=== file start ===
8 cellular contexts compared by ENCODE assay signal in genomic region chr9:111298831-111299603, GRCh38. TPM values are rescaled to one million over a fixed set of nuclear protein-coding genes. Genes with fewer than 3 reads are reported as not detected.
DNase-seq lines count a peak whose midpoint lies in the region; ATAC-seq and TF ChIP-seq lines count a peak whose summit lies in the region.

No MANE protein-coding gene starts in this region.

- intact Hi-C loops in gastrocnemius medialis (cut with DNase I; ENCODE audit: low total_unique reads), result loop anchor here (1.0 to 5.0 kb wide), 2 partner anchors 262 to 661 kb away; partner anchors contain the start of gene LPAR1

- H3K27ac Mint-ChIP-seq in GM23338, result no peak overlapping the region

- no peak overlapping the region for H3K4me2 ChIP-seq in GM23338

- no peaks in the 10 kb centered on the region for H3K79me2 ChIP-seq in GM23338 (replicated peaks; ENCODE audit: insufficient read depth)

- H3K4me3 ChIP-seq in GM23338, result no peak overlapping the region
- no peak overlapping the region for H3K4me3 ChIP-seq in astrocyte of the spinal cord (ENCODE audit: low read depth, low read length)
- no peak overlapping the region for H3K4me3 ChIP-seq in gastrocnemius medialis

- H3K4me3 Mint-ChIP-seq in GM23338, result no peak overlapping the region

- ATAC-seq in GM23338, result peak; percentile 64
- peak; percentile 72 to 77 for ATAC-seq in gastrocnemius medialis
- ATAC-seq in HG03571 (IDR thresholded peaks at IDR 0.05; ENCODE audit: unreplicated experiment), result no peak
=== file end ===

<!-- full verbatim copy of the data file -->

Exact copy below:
8 cellular contexts compared by ENCODE assay signal in genomic region chr9:111298831-111299603, GRCh38. TPM values are rescaled to one million over a fixed set of nuclear protein-coding genes. Genes with fewer than 3 reads are reported as not detected.
DNase-seq lines count a peak whose midpoint lies in the region; ATAC-seq and TF ChIP-seq lines count a peak whose summit lies in the region.

No MANE protein-coding gene starts in this region.

- intact Hi-C loops in gastrocnemius medialis (cut with DNase I; ENCODE audit: low total_unique reads), result loop anchor here (1.0 to 5.0 kb wide), 2 partner anchors 262 to 661 kb away; partner anchors contain the start of gene LPAR1

- H3K27ac Mint-ChIP-seq in GM23338, result no peak overlapping the region

- no peak overlapping the region for H3K4me2 ChIP-seq in GM23338

- no peaks in the 10 kb centered on the region for H3K79me2 ChIP-seq in GM23338 (replicated peaks; ENCODE audit: insufficient read depth)

- H3K4me3 ChIP-seq in GM23338, result no peak overlapping the region
- no peak overlapping the region for H3K4me3 ChIP-seq in astrocyte of the spinal cord (ENCODE audit: low read depth, low read length)
- no peak overlapping the region for H3K4me3 ChIP-seq in gastrocnemius medialis

- H3K4me3 Mint-ChIP-seq in GM23338, result no peak overlapping the region

- ATAC-seq in GM23338, result peak; percentile 64
- peak; percentile 72 to 77 for ATAC-seq in gastrocnemius medialis
- ATAC-seq in HG03571 (IDR thresholded peaks at IDR 0.05; ENCODE audit: unreplicated experiment), result no peak